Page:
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Esomeprazole (Oral route)

Pronunciation:

es-oh-MEP-ra-zole mag-NEE-zee-um

Brand Names:

  • Nexium

Dosage Forms:

  • Packet
  • Capsule, Delayed Release

Classifications:

Therapeutic—

Gastric Acid Secretion Inhibitor

Pharmacologic—

Esomeprazole

Uses of This Medicine:

Esomeprazole is used to treat conditions where there is too much acid in the stomach. It is used to treat duodenal and gastric ulcers, erosive esophagitis, gastroesophageal reflux disease (GERD), and the Zollinger-Ellison syndrome. Esomeprazole is also used with antibiotics (eg, amoxicillin, clarithromycin) to treat ulcers that are caused by the H. pylori bacteria. This medicine is also used to prevent stomach ulcers and stomach irritation in patients taking pain and arthritis drugs called NSAIDs, such as aspirin or ibuprofen, for long periods of time.

Esomeprazole is a proton pump inhibitor (PPI). It works by decreasing the amount of acid that is produced by the stomach.

This medicine is available only with your doctor’s prescription.

Before Using This Medicine:

In deciding to use a medicine, the risks of taking the medicine must be weighed against the good it will do. This is a decision you and your doctor will make. For this medicine, the following should be considered:

Allergies—

Tell your doctor if you have ever had any unusual or allergic reaction to this medicine or any other medicines. Also tell your health care professional if you have any other types of allergies, such as to foods, dyes, preservatives, or animals. For non-prescription products, read the label or package ingredients carefully.

Children—

Appropriate studies performed to date have not demonstrated pediatric-specific problems that would limit the usefulness of esomeprazole for GERD in infants and children 1 month of age and older. Safety and efficacy have not been established for infants younger than 1 month of age.

Older adults—

Appropriate studies performed to date have not demonstrated geriatric-specific problems that would limit the usefulness of esomeprazole in the elderly.

Pregnancy—

Pregnancy CategoryExplanation
All TrimestersCAnimal studies have shown an adverse effect and there are no adequate studies in pregnant women OR no animal studies have been conducted and there are no adequate studies in pregnant women.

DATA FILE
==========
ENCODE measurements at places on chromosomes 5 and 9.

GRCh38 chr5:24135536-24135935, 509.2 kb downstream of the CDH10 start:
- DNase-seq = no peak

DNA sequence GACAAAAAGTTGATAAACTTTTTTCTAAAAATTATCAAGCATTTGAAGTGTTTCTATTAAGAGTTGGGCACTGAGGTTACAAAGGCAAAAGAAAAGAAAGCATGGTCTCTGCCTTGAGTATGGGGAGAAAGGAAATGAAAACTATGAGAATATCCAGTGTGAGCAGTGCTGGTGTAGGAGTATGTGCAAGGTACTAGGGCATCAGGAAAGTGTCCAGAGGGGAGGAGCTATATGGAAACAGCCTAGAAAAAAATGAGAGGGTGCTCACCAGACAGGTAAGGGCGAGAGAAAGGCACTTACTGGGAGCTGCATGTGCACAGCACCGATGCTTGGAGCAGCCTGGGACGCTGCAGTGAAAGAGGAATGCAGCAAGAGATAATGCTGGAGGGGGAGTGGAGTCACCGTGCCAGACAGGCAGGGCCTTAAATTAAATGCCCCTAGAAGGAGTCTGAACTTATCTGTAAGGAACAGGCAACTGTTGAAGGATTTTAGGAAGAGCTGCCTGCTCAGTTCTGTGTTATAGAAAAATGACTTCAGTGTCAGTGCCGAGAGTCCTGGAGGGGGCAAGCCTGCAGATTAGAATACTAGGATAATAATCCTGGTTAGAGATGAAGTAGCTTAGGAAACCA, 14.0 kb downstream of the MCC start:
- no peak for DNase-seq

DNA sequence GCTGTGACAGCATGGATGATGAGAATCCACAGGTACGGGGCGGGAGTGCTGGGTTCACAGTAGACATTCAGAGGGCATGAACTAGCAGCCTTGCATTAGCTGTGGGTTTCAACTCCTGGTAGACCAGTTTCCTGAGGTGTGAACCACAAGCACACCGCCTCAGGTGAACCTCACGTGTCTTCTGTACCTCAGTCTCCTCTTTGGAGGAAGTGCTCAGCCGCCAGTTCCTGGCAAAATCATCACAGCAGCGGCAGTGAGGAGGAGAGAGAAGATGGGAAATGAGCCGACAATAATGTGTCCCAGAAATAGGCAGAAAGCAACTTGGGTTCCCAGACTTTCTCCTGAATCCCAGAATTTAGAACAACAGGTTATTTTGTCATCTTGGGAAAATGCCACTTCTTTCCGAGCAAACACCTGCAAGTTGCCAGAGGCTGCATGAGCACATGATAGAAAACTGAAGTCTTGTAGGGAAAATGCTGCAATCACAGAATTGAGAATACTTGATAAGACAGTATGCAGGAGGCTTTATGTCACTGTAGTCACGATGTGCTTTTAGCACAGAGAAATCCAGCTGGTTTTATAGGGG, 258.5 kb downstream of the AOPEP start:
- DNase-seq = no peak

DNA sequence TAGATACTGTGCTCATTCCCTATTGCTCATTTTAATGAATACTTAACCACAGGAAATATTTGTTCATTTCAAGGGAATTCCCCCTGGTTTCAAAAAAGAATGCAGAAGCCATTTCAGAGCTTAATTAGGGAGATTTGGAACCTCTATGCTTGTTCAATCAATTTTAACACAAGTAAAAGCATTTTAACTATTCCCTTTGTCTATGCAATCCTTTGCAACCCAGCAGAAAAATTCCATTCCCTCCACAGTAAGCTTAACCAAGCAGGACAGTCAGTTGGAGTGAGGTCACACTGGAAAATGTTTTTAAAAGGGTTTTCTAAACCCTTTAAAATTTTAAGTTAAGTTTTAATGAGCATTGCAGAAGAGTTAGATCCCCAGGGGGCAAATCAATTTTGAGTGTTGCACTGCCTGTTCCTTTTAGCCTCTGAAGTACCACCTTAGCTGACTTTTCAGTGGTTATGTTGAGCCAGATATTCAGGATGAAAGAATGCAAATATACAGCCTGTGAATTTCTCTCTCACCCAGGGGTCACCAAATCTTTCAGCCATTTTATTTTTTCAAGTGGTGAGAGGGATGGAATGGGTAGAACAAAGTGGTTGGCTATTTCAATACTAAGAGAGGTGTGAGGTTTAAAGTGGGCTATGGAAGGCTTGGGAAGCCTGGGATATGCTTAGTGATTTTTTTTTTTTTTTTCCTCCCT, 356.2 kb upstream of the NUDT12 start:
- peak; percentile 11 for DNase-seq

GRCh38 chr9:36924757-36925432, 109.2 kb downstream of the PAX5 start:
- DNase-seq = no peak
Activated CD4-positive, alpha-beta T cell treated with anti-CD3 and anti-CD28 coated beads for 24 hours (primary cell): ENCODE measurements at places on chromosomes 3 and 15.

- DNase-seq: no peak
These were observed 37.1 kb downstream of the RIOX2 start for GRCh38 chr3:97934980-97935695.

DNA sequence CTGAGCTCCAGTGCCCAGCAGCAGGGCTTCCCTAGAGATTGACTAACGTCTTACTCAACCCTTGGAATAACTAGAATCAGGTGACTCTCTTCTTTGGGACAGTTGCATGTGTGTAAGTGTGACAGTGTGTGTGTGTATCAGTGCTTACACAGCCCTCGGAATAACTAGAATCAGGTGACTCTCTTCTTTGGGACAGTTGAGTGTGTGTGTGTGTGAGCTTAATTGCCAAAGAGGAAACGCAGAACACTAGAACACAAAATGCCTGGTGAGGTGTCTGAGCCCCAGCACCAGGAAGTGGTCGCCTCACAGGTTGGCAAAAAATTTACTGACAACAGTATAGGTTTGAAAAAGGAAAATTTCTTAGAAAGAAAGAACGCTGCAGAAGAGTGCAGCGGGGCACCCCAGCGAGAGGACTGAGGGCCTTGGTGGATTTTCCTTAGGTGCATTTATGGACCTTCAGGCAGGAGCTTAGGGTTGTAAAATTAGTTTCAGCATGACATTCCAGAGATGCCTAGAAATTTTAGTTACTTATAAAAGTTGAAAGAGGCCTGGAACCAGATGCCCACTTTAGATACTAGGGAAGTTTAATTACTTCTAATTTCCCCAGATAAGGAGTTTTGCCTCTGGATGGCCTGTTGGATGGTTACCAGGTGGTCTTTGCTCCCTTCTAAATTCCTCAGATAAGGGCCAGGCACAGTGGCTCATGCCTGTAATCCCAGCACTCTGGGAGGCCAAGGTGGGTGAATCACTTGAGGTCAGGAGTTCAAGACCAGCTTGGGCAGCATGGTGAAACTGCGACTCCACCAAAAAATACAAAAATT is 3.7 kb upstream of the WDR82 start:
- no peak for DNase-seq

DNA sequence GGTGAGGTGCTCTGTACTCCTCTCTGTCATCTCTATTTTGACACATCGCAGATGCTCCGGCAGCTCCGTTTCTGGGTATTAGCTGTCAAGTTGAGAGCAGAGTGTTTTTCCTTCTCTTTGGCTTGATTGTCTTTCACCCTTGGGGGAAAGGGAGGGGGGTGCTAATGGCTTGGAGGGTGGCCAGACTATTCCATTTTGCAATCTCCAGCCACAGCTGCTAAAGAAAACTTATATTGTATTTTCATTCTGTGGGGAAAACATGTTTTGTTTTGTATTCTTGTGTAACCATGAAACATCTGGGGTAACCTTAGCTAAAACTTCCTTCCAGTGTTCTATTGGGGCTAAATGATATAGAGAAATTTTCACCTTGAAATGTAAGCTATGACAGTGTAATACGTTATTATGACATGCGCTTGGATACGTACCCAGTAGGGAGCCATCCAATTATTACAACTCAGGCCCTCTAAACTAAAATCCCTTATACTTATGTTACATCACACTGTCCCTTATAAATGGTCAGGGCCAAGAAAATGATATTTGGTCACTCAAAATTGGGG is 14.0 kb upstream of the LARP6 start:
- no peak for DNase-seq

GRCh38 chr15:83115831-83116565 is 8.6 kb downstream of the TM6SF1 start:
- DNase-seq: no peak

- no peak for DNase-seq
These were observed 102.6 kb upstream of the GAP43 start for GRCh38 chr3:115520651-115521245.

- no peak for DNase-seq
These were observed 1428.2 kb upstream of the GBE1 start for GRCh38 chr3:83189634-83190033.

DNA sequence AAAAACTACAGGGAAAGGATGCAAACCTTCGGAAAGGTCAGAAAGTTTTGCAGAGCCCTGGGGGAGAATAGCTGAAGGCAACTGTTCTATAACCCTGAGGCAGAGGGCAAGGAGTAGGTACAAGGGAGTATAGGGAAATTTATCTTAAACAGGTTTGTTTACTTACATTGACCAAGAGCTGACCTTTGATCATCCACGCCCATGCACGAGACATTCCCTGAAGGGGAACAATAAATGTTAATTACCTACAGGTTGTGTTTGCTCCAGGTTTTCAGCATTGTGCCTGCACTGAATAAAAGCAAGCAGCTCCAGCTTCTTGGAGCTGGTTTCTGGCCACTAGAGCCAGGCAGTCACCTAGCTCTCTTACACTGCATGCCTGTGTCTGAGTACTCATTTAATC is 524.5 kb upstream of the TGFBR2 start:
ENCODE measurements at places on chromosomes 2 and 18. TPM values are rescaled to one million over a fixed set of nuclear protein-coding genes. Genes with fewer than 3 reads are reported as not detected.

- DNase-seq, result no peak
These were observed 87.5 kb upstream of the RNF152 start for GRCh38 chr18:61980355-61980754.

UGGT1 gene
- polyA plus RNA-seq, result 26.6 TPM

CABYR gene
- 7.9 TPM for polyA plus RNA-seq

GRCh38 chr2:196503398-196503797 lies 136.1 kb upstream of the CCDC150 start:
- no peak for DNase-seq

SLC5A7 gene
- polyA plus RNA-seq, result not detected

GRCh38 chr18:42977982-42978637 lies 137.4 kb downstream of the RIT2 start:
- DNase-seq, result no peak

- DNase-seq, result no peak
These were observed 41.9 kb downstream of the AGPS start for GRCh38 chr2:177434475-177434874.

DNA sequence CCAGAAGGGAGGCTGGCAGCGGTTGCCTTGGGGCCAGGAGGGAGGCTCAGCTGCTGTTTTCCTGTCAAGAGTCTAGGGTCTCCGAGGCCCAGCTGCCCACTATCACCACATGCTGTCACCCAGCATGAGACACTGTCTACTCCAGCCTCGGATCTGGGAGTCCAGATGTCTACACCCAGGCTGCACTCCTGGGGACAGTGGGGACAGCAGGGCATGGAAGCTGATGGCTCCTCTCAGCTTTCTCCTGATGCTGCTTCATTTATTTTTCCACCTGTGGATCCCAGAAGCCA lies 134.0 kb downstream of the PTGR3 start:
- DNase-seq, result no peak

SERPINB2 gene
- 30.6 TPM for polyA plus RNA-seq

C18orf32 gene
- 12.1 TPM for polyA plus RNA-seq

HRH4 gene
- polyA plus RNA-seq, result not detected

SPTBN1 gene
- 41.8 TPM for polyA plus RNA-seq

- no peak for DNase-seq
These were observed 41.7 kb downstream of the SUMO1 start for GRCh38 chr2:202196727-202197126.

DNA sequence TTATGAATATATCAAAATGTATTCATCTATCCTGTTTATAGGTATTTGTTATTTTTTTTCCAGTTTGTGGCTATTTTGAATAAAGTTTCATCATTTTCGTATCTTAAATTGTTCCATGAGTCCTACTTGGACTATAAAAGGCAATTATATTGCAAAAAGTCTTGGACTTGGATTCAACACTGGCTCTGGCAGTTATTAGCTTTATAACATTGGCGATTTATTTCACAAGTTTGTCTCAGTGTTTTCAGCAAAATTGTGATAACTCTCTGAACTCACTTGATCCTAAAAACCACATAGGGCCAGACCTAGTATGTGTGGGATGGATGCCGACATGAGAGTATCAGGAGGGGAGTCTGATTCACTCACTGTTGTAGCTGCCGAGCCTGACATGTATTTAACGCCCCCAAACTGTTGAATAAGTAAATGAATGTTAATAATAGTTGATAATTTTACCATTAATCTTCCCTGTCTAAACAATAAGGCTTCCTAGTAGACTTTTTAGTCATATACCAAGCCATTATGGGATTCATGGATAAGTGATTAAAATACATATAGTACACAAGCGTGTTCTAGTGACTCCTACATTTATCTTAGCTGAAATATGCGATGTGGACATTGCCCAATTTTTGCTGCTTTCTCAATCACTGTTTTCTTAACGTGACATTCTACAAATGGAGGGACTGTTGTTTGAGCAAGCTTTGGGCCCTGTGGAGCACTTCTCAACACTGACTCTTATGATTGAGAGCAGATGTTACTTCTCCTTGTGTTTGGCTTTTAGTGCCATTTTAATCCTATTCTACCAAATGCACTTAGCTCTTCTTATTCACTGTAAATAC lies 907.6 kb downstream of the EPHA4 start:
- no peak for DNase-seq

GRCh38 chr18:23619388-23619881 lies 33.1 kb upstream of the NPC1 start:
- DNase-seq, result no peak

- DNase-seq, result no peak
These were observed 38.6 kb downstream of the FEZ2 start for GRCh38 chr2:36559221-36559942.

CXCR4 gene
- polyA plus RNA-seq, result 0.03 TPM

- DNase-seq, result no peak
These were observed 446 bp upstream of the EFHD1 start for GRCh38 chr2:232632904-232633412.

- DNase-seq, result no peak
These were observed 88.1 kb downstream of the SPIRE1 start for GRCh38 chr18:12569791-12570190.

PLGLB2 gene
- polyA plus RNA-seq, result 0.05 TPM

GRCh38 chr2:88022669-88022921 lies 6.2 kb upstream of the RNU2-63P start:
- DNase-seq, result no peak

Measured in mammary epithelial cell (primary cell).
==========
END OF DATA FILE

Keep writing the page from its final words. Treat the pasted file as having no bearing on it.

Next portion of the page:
Breast-feeding—

There are no adequate studies in women for determining infant risk when using this medication during breastfeeding. Weigh the potential benefits against the potential risks before taking this medication while breastfeeding.

Other medicines—

Although certain medicines should not be used together at all, in other cases two different medicines may be used together even if an interaction might occur. In these cases, your doctor may want to change the dose, or other precautions may be necessary. When you are taking this medicine, it is especially important that your healthcare professional know if you are taking any of the medicines listed below. The following interactions have been selected on the basis of their potential significance and are not necessarily all-inclusive.

Using this medicine with any of the following medicines is not recommended. Your doctor may decide not to treat you with this medication or change some of the other medicines you take.

  • Rilpivirine

Using this medicine with any of the following medicines is usually not recommended, but may be required in some cases. If both medicines are prescribed together, your doctor may change the dose or how often you use one or both of the medicines.

  • Atazanavir
  • Bosutinib
  • Citalopram
  • Clopidogrel
  • Dabrafenib
  • Dasatinib
  • Erlotinib
  • Eslicarbazepine Acetate
  • Ketoconazole
  • Methotrexate
  • Mycophenolate Mofetil
  • Nelfinavir
  • Nilotinib
  • Pazopanib
  • Ponatinib
  • Posaconazole
  • Saquinavir
  • Tacrolimus
  • Vismodegib

Using this medicine with any of the following medicines may cause an increased risk of certain side effects, but using both drugs may be the best treatment for you. If both medicines are prescribed together, your doctor may change the dose or how often you use one or both of the medicines.

  • Cranberry
  • Risedronate
  • Warfarin

Other interactions—

Certain medicines should not be used at or around the time of eating food or eating certain types of food since interactions may occur. Using alcohol or tobacco with certain medicines may also cause interactions to occur. Discuss with your healthcare professional the use of your medicine with food, alcohol, or tobacco.

Other medical problems—

The presence of other medical problems may affect the use of this medicine. Make sure you tell your doctor if you have any other medical problems, especially:

  • Diarrhea or
  • Hypomagnesemia (low magnesium in the blood), history of or
  • Osteoporosis (thinning of the bones) or
  • Seizures, history of—Use with caution. May make these conditions worse.
  • Liver disease, severe—Use with caution. The effects may be increased because of slower removal of the medicine from the body.